[JENNINGS, Henry Constantine]

Summary and free reflections, in which the great outline only, and principal features, of the following subjects are impartially traced, and candidly examined

Chelmsford: Clachar, Frost, and Gray. 1783 [but 1788].

Small 8vo. 153x95mm. pp. xvii [i], 115 [1]; Part X, An endeavour to prove that reason is alone sufficient to the firm establishment of religion [1785]: 31 [1]; An Appendix to the Tenth Part: 64; A Physical Enquiry into the Powers and Properties of Spirit..., 1787, vi, 82; A Postscript to the Physical Enquiry..., 1787; 6, [4], 7-34; Part XI and XII: [141] -178; A Free Enquiry into the Enormous Increase of Attornies..., 1785 iv, 68. Modern half calf, marbled paper covered boards, original red roan label on spine, lettered in gilt. Ex-library (Leyton Public Library) with a few old ink stamps and some underlinings in blue pencil. Some slight foxing and browning in places but overall a very good copy of a eccentric and eclectic set of essays by an even more eccentric figure.
Given the confusing pagination, some bibliographical help might be required. The book is in the twelve parts set out in the table of contents. The first 115 pages are parts I-IX. There then follows Part X with a separate title page dated 1785 which has replaced the original part X from the 1783 edition (thus explaining the absence of pp 117-140) and which is given a separate number in ESTC (T110738). The appendix to part X follows although the addition four page A form of daily prayer for the professors of rational theism dated 1788 is not present. Parts XI and XII of the main work are then bound in after two additional works not mentioned in the contents but which, according to ESTC (T110739 and T110740), were possibly intended to be published with the "Summary". The final work also has a separate ESTC number (T110742). Trust that is clear.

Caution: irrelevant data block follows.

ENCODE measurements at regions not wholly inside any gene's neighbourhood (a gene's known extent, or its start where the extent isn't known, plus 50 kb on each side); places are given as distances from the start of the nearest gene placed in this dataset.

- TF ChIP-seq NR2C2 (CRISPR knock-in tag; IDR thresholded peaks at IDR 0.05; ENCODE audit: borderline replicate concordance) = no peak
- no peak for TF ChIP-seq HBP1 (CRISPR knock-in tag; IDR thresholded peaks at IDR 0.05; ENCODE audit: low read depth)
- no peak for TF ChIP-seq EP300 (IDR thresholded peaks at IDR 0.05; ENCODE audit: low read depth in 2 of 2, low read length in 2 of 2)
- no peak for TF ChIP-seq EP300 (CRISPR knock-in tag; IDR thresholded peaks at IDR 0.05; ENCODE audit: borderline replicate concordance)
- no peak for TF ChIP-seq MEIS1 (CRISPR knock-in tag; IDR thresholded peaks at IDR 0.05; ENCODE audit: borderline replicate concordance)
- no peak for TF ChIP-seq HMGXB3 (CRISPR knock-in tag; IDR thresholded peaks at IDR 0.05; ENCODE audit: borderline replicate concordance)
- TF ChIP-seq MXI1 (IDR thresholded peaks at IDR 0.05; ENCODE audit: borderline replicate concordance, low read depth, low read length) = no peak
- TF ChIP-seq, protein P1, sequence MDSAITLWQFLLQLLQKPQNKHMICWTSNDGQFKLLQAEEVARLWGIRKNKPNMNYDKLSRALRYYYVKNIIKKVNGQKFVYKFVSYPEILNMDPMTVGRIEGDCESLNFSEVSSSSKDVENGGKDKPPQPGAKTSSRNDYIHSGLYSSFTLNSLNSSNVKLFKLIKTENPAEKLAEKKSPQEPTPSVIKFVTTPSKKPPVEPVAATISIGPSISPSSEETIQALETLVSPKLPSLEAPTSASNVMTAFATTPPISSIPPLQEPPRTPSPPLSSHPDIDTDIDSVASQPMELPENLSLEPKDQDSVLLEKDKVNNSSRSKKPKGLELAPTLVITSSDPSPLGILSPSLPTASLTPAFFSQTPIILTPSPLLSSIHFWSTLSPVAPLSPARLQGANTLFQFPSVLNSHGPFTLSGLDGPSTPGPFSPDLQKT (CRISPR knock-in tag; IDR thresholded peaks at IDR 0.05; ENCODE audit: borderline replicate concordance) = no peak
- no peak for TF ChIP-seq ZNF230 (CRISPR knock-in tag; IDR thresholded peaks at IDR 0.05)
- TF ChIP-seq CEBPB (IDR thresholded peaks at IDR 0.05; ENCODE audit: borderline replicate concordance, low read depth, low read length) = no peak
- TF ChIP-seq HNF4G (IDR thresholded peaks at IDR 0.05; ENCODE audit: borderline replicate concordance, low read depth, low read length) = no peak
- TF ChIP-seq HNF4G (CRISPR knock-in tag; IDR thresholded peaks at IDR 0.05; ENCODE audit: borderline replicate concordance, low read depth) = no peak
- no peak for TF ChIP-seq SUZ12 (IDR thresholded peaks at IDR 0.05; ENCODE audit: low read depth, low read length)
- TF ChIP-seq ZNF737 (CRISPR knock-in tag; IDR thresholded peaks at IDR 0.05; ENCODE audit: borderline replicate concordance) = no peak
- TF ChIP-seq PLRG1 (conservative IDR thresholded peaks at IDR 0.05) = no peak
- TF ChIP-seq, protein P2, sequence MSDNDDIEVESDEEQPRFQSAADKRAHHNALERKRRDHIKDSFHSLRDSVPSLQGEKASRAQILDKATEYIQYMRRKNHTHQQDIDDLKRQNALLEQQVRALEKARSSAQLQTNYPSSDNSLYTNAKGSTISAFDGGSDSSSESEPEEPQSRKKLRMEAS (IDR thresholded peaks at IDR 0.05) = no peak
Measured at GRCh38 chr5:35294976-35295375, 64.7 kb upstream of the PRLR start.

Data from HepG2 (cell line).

Henry Jennings was what might, charitably, be called a "character". He is best known now as a collector although, despite a few wise purchases not least a marble dog judged by Horace Walpole to be the one of the best animal statues in classical art, he might, he seems to have been more of a hoarder. He was often in and out of the debtors' prison, lived in squalor and ate modestly, regarding "a feast [as] the conversion of gold into excrement", and alone, accompanied only by a bronze bust of a Roman goddess. Unsurprisingly, his mind was well-stocked and full of opinions, as is clear from this wide ranging and somewhat bizarre collection, all parts of which are rare, none showing more than eight copies on ESTC.

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